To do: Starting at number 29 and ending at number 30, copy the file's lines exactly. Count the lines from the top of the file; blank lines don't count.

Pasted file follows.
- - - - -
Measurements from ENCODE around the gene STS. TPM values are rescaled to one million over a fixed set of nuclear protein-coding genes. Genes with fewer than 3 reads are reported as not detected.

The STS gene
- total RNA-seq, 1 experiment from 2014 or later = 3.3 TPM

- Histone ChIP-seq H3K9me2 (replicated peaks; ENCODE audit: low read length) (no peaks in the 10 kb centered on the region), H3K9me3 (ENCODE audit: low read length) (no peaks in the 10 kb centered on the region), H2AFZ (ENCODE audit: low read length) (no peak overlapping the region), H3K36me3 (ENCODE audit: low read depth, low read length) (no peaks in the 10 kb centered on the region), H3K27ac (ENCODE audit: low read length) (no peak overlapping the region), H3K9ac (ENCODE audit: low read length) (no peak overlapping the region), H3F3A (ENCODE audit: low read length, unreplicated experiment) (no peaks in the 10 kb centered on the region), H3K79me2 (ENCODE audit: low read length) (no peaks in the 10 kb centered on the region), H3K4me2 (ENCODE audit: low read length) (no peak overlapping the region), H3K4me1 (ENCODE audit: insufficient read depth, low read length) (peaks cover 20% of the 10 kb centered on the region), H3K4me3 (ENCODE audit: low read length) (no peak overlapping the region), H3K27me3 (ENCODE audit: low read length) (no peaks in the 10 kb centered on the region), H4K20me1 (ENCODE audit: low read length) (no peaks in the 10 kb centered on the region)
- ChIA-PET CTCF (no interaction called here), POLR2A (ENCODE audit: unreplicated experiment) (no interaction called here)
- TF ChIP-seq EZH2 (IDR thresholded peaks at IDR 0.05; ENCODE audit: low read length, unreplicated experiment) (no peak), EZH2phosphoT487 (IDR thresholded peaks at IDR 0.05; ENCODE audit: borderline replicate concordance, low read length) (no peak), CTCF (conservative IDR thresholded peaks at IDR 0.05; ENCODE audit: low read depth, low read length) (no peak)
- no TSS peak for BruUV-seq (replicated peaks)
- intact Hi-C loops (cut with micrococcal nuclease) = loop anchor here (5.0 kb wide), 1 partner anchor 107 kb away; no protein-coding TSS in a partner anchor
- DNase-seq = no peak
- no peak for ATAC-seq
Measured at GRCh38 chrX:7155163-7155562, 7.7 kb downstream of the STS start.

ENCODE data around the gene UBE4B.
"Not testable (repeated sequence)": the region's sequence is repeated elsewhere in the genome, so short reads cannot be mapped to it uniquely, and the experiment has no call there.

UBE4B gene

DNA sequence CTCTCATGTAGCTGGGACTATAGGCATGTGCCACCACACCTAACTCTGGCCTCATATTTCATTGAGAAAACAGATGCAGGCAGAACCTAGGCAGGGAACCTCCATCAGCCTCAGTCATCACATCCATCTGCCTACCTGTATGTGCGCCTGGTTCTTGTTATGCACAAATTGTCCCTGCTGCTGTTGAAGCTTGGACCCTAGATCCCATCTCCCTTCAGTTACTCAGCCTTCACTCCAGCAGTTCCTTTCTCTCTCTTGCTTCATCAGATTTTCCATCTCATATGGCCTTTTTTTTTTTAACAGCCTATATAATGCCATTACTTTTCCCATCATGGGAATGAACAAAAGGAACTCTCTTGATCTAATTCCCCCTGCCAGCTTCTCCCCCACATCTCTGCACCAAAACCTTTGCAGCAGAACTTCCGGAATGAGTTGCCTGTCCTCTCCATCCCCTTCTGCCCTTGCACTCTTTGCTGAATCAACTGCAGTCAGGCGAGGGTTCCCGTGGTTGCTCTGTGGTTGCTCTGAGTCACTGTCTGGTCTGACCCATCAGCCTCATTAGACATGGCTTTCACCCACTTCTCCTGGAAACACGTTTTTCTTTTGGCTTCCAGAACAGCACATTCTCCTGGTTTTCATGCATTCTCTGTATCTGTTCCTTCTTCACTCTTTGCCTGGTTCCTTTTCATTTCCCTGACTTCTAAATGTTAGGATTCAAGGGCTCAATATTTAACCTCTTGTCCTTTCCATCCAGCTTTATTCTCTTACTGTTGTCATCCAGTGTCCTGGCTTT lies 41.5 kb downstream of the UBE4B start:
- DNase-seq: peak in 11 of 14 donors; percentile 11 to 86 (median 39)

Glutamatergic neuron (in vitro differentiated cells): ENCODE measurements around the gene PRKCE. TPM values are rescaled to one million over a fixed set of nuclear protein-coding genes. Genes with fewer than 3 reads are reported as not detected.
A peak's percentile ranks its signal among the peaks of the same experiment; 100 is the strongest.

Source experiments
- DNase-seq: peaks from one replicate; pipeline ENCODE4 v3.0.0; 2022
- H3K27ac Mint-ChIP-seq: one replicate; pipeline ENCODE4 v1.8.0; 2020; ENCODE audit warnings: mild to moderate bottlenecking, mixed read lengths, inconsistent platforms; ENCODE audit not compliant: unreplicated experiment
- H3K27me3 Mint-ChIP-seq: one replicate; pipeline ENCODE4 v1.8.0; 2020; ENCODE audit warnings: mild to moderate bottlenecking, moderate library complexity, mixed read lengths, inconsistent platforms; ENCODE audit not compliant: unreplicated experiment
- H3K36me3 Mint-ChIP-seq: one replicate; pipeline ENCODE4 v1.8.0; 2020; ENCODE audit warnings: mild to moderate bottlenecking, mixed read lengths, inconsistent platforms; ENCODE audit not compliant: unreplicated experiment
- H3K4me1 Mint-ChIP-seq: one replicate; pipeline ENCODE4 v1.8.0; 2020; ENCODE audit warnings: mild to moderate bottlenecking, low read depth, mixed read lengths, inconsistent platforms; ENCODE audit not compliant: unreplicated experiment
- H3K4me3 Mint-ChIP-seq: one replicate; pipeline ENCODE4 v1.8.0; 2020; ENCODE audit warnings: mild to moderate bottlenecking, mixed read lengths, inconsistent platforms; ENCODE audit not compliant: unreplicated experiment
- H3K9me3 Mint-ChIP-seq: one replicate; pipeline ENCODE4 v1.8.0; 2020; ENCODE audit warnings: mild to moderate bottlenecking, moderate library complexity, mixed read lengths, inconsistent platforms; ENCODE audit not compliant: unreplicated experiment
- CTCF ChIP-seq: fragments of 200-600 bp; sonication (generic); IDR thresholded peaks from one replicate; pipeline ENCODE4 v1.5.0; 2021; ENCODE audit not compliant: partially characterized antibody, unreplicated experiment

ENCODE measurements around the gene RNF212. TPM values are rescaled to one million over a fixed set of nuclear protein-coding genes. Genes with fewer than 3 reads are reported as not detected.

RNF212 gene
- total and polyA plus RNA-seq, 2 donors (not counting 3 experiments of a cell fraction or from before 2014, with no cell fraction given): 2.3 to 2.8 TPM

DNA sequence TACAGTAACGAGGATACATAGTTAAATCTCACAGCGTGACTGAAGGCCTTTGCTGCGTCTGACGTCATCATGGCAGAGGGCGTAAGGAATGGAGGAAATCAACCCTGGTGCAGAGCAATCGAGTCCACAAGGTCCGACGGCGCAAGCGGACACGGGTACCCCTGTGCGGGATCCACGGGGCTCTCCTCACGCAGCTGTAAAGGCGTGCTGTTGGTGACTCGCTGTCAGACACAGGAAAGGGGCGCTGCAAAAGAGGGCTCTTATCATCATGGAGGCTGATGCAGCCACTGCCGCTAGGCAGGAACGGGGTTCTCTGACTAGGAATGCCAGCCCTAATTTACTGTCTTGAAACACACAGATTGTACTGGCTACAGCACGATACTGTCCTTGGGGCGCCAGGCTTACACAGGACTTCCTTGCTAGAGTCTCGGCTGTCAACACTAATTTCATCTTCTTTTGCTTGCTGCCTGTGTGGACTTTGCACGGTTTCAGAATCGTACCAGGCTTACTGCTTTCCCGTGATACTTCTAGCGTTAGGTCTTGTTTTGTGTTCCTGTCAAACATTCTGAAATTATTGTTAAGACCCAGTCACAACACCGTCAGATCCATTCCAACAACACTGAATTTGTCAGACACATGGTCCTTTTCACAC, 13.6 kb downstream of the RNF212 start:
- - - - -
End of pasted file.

RNF212 gene
- total and polyA plus RNA-seq, 2 donors (not counting 3 experiments of a cell fraction or from before 2014, with no cell fraction given): 2.3 to 2.8 TPM